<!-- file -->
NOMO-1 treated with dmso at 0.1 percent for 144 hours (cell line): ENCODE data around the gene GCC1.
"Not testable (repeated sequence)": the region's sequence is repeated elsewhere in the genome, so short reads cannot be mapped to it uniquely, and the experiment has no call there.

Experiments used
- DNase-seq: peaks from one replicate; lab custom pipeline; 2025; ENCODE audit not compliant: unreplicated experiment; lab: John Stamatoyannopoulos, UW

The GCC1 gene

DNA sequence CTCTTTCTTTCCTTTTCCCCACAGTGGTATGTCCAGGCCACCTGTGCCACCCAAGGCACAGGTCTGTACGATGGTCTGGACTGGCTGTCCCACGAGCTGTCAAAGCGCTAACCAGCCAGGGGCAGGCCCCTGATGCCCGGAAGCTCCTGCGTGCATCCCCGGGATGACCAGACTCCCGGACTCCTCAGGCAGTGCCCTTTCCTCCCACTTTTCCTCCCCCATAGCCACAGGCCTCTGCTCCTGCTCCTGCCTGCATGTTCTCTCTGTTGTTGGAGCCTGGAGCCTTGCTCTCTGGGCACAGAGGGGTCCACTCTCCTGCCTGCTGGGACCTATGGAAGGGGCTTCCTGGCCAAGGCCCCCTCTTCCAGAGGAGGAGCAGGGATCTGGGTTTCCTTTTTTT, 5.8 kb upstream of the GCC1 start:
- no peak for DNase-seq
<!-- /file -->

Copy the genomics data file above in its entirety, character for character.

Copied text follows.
NOMO-1 treated with dmso at 0.1 percent for 144 hours (cell line): ENCODE data around the gene GCC1.
"Not testable (repeated sequence)": the region's sequence is repeated elsewhere in the genome, so short reads cannot be mapped to it uniquely, and the experiment has no call there.

Experiments used
- DNase-seq: peaks from one replicate; lab custom pipeline; 2025; ENCODE audit not compliant: unreplicated experiment; lab: John Stamatoyannopoulos, UW

The GCC1 gene

DNA sequence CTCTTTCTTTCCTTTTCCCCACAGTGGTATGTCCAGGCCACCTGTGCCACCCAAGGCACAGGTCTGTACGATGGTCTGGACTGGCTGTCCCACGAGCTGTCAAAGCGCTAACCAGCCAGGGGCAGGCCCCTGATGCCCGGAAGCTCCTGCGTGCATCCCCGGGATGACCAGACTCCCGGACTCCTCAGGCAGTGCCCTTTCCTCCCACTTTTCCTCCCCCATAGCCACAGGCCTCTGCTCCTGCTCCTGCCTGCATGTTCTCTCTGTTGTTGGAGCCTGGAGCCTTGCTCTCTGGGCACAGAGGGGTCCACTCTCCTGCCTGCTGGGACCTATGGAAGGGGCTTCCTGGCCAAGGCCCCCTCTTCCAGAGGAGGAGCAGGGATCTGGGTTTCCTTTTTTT, 5.8 kb upstream of the GCC1 start:
- no peak for DNase-seq